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Hays County commits millions to outsourcing inmates to a private detention center

The County spent about $80,000 on outsourcing inmates last week alone, and $3.7 million this year.

HAYS COUNTY, Texas — Hays County commissioners are spending more money to send inmates to detention centers in other counties.

The newest deal is with a private detention center in Haskell County, north of Abilene. It’s a tri-party deal with both Haskell County and LaSalle Corrections West.

Hays County has inmates in eight different counties across the state, some as far as 363 miles away.

County Judge Ruben Becerra said the County spent about $80,000 on outsourcing inmates last week alone, and $3.7 million this year.

Now, the County is adding another deal worth up to about $17 million over the next three years to send inmates to a private detention center – LaSalle Corrections West in Haskell County.

Community advocate Eric Martinez said that housing inmates in other counties denies them the ability to meet with their lawyers as much as they should.

“Eighty percent of people who are in our detention center are legally innocent individuals, who have only been charged but not convicted of the crime for which they’re accused. And they’re simply there because they are too poor to afford bail,” said Martinez. 

Four county commissioners voted in favor of the plan. The only vote against the plan was Judge Becerra. He said the County needs to find ways to reduce the county detention center population. One way he hopes to do that is by the creation of a public defender’s office.

“We have had years and years of neglect, and our communities have suffered for it financially; our neighbors have suffered for it by incarcerating our neighbors and loved ones,” said Becerra.

But Precinct 4 Commissioner Walt Smith said this contract could save them money because the facility in Haskell County will provide transportation.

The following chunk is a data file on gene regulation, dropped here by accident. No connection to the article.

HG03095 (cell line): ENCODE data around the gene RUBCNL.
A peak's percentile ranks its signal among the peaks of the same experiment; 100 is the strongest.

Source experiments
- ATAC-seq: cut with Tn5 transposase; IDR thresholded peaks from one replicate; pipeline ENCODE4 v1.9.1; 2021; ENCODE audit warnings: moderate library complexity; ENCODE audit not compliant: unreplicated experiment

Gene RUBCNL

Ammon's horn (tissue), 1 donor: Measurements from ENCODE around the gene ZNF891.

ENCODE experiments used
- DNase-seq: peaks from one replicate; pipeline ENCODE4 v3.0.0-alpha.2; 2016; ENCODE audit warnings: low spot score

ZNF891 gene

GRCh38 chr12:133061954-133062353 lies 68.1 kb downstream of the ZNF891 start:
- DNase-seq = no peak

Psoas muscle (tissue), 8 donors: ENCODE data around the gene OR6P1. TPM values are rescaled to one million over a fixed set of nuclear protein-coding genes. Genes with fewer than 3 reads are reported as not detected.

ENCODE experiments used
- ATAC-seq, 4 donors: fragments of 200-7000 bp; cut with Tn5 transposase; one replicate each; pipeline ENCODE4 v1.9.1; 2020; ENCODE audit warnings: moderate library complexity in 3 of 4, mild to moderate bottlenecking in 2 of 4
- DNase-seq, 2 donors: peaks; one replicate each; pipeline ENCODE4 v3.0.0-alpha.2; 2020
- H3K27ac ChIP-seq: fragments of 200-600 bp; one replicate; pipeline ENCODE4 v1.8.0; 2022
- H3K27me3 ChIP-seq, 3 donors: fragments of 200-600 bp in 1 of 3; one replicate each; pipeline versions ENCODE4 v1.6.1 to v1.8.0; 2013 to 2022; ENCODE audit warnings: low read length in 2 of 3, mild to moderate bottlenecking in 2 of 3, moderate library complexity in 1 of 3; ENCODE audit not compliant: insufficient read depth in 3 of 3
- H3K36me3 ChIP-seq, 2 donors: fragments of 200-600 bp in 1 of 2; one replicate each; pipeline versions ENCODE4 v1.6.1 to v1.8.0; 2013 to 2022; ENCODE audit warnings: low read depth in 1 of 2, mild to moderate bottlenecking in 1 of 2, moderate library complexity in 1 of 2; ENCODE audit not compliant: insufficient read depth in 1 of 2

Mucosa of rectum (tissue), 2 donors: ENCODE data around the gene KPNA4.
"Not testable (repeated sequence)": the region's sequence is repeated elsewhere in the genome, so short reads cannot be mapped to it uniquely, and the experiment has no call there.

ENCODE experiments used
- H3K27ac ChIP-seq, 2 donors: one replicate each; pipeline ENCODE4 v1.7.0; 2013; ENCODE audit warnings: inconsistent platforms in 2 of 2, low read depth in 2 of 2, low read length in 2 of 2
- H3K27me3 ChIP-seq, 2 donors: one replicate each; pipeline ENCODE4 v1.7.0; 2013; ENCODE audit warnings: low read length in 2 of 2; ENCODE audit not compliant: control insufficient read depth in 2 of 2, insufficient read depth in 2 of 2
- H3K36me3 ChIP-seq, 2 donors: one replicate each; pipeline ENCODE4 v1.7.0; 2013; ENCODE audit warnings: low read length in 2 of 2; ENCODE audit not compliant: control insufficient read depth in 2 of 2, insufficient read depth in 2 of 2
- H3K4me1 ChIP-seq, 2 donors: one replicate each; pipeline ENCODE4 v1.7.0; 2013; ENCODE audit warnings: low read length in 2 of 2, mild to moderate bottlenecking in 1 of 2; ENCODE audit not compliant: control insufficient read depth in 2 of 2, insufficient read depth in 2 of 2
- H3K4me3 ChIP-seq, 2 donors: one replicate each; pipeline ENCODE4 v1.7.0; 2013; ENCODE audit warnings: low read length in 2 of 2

“Right now, the County spends almost $1 million a year simply transporting prisoners, from these inmates from other counties where we have them,” said Smith

Smith said the contract provides more bed space and may help the County stop outsourcing inmate supervision to so many other counties.

“Our county is growing exponentially fast, and unfortunately we’re looking at a corrections officer shortage, really, nationwide,” he said.

Even though the County is building another detention center, Smith said it still might not be enough.

“We’re in the middle of a jail expansion, and even once we get that expansion and renovation done, if we had every corrections officer available to staff that facility, it would still not be large enough for the number of prisoners that we currently hold,” said Smith.

But Martinez said the County should be making its investments elsewhere. 

“We should really be talking about alternative to incarceration, not about how we are going to maintain the burgeoning growth of our jail population,” he said.

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